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Charles H. Ingersoll

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4 replies to this topic

#1 ToasterPastry


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Posted 21 November 2009 - 18:34

Charles H. Ingersoll “Dollar Pen”

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Charles H. Ingersoll, along with his brother, Robert, founded the Robert H. Ingersoll & Brother Company in 1892, makers of the Ingersoll watch. Their pocket watches, the ‘Jumbo,’ ‘Yankee,’ and the ‘Reliance,’ were the Timex of its day. These dollar watches were quite popular, selling over 70 million by the end of World War I. Despite their success, the company was unable to pay its creditors, declaring bankruptcy in 1921. The company was reorganized and Waterbury clock continued to make watches using the company’s name. The company eventually became Waterbury-Ingersoll, later U.S. Time, later Timex. New York Times article on Ingersoll watches.

In 1924, Charles Ingersoll formed the Charles Ingersoll Dollar Pen Company in Newark, later moving to East Orange, New Jersey. They weren’t the only company in history to produce a “dollar” pen (e.g. Evans or Esterbrook). But clearly, Ingersoll was trying to capitalize on the Dollar Watch fame. The company existed until about 1931, producing a nickel-plated brass pen with a 14 karat gold nib and iridium tip. These pens sold for $1.00. That’s $12.50 in today’s economy. Later the company added a junior/ladies pen selling for $1.50 and a oversized Bakelite or celluloid pen for $2.00. These pens featured a two-point bearing clip and a unique twist-filling mechanism using an oversized watch-like stem-winder. Ingersoll marketed their pens to compete against the low-end nameless pens with steel nibs. Ingersoll offered high quality 14-karat gold nibs with iridium tipping, much like the “$50” Waterman’s or Parker’s of the day. Ingersoll however saved on manufacturing and material costs. Ingersoll used brass tubing stock for the body and cap, cheaper, and more readily in supply. It was also easier to form. They avoided cutting a slot into the side of the pen for the lever. Instead a large upholstery tack was used as the filler. It was a simple filling mechanism, but one that also drew up a large amount of ink.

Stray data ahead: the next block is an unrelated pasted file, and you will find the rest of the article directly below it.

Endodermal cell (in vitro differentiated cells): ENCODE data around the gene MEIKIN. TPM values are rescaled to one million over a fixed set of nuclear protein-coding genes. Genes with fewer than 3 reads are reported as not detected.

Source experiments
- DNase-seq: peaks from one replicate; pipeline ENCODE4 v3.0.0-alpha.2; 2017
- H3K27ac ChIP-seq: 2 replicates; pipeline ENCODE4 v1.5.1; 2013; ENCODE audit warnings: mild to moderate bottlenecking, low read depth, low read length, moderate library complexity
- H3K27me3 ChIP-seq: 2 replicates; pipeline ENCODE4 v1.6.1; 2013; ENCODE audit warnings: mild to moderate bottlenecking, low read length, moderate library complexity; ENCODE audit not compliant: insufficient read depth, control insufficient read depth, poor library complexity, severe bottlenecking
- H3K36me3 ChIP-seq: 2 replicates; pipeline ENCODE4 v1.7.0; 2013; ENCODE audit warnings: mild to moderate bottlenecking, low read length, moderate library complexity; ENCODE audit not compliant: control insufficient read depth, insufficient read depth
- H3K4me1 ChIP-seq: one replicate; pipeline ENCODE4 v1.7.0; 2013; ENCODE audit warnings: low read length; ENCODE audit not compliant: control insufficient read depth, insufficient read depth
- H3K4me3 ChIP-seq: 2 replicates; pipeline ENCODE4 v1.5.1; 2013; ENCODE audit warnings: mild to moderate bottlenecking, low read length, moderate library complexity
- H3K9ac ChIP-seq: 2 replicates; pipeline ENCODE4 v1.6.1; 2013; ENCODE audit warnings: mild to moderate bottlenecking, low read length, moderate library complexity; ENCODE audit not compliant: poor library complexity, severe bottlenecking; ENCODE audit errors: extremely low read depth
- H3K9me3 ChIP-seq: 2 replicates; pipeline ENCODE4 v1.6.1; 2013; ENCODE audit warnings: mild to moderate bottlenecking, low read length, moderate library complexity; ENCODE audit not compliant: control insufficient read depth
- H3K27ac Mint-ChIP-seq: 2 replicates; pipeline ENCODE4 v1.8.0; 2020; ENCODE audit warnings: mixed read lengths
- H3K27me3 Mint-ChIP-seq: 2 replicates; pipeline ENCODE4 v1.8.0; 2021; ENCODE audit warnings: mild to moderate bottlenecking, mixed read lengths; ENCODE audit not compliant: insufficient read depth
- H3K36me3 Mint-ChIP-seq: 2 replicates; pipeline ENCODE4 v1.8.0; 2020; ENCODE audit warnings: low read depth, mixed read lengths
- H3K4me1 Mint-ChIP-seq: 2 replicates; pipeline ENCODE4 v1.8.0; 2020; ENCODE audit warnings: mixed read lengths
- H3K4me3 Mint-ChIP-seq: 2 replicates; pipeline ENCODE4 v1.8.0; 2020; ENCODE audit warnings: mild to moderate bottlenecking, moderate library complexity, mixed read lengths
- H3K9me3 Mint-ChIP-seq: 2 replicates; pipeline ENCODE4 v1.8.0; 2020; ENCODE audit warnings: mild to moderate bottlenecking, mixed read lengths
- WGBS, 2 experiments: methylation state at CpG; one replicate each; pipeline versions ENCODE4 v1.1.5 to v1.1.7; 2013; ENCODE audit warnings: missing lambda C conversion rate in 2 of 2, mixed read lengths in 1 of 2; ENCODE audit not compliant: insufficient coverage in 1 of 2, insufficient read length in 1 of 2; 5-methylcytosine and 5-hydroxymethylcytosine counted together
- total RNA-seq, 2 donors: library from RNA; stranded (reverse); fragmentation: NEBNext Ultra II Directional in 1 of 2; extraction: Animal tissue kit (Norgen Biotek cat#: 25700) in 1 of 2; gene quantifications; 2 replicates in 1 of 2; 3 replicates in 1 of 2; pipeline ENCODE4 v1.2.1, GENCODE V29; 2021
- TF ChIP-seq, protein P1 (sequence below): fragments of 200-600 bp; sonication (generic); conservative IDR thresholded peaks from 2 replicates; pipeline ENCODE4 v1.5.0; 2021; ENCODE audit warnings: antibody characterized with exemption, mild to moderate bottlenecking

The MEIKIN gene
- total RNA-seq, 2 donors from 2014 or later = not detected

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Material: Nickel-plated brass. I have seen various patterns stamped into the material. This one contains a series of vertical ridges. The maker’s mark is not stamped onto the body, as seen on earlier models. Ingersoll also began producing pens in celluloid and Bakelite plastics.

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Color: Silver.

Model: Dollar Pen

Date of Production: Between 1924-1931

Fill Mechanism: Twist-filler. Ingersoll used a stem-winder system at the back end of the pen. This stem-winder looks very much like an upholstery tack. This tack is inserted through a small hole in the back end of the pen, and into a hard rubber or wooden plug inside the pen. The plug serves as a mount for the back end of a rubber sac, which is cut to fit over the plug. The other end of the sac is then fitted over the feed. It’s not a complicated system, although it really confused me at first. Twisting the stem-winder about a half-turn squeezes out the rubber sac, much like a sponge. When the stem-winder is released the sac springs open. With the nib sitting inside an ink-well, the action of releasing the stem-winder draws ink through the nib assembly and into the sac. I have seen the twist-filling mechanism on some Gold Bond's, Esterbrooks, and Mabie-Todd's.

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Dimensions: Length: 12.8 cm (5”) closed (the twist filler adds an additional 1/8” inch to the length); Cap 5.9 cm (2-5/16”). Width 1 cm (7/16”). This pen cannot be posted.

Nib: The 14 karat gold nib with iridium tip is stamped with the initials “CHI” for Charles Henry Ingersoll.